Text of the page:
At Scripps' Center For Executive Health in San Diego, staff psychologists often hear from company bigwigs who routinely put in 60 hour, sometimes 80 hour, work weeks. The impetus for that is a sense of self-worth and self-importance that comes only while immersed in the corporate milieu, says Arthur Pammenter, a psychologist at the facility. "These are people who have been recognized by society as being important because of the position they hold", Pammenter says. "They don't want to lose that".

One female executive recently confided that her obsession with work grew out of her childhood poverty. "I want to be obscenely wealthy," she told Pammenter. So, even after accumulating small fortunes, which could pay for high times until the final moments, some members of this rare breed balk at giving up their perceived source of strength.

Pammenter says the perspective business people have on money and happiness changes radically "as they move up the food chain. Suddenly, $2 million or $3 million isn't enough," he says. "They're playing in a more exclusive food chain". Any suggestion that they walk away with the gold watch at 65 is considered ludicrous. "If they go into retirement in Tahiti, they become just another Joe with a sailboat," Pammenter says...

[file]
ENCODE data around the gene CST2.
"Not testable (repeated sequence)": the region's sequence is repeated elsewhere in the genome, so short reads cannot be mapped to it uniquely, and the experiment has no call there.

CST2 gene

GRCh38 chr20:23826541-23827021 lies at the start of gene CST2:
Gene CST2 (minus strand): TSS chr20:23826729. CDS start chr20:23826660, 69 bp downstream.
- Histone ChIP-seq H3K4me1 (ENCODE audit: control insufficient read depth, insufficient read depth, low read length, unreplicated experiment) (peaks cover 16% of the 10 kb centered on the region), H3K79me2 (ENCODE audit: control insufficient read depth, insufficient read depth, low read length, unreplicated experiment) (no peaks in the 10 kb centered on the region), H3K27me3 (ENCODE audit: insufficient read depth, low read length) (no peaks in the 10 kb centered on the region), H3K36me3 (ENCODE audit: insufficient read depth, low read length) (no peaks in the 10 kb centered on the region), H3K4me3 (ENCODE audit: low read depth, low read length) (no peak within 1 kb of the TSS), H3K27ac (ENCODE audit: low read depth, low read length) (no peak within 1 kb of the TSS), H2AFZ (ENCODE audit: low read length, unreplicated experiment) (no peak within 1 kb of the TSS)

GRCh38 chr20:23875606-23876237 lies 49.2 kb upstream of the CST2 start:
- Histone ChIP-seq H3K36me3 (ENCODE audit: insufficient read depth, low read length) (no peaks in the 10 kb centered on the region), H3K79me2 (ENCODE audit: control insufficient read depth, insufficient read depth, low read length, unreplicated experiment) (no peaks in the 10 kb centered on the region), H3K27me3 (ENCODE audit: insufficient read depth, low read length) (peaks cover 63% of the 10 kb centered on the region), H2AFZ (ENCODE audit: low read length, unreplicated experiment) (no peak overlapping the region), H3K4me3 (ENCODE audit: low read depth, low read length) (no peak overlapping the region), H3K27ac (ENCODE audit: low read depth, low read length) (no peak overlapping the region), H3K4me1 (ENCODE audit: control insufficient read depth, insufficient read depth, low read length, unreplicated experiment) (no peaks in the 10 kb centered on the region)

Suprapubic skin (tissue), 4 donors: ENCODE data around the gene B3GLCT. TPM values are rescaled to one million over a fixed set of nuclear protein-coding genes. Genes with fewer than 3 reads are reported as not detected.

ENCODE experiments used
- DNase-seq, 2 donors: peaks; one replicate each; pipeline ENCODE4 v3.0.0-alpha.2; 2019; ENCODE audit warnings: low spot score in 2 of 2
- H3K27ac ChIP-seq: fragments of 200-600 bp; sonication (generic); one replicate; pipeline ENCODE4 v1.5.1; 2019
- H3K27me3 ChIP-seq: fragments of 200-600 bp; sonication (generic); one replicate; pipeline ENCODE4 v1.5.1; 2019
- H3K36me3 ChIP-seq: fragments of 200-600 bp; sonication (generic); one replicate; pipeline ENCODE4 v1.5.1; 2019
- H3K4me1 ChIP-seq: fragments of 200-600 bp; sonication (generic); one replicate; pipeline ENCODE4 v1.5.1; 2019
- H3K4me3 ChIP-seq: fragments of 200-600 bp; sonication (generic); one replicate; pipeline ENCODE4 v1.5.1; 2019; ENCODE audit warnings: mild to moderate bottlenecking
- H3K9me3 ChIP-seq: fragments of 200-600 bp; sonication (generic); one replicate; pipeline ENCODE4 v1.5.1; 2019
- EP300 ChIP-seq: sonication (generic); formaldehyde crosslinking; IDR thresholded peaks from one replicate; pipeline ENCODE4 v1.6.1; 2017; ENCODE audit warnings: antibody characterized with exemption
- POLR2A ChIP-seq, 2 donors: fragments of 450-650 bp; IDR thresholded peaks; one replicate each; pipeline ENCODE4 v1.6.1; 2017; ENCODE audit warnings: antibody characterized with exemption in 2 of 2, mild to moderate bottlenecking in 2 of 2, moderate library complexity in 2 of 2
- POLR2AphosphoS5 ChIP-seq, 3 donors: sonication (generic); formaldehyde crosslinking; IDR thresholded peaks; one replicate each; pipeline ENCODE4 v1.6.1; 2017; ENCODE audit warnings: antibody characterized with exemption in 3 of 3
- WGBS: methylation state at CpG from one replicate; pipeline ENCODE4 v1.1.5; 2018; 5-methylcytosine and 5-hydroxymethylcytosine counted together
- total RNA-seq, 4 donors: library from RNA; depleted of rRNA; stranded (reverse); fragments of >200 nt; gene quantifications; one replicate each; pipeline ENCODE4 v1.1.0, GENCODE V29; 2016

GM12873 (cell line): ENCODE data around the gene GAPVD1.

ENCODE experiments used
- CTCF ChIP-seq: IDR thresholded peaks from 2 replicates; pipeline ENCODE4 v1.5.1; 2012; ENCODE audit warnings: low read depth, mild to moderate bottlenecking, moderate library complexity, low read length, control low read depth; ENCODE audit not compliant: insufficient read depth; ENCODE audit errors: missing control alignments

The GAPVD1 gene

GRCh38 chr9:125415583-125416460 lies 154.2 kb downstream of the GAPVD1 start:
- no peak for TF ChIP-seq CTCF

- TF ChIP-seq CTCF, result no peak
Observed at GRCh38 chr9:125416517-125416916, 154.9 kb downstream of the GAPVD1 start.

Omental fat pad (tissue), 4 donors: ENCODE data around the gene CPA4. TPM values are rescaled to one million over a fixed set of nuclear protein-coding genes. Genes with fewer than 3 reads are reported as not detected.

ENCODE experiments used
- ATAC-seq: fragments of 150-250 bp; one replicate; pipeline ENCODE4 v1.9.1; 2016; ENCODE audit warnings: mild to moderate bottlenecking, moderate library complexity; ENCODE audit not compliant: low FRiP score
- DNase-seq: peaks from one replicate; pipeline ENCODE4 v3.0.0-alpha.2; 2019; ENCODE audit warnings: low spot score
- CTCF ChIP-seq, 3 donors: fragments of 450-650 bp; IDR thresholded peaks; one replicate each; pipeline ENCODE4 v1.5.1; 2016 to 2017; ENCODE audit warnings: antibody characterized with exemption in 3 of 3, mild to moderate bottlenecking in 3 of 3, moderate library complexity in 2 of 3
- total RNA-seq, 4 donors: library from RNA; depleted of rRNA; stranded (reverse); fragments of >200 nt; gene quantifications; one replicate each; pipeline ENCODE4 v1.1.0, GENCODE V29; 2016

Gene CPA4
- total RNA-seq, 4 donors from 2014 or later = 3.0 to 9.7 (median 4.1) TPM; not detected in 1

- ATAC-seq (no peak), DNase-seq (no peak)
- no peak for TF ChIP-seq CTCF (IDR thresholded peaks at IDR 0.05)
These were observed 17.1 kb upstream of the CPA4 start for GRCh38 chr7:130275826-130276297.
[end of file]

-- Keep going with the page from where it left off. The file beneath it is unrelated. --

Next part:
KILLER JOBS - The Fast Lane Takes A Toll On Workers' Bodies, Minds
Los Angeles Business Journal 12/12/1998

A 27 year old accountant with chest pains, a political spin doctor with a bleeding ulcer, a commuter who has a heart attack in early morning traffic, an investment banker with dangerously high blood pressure - all are examples of the toll that long hours and stressful conditions can take on body and mind.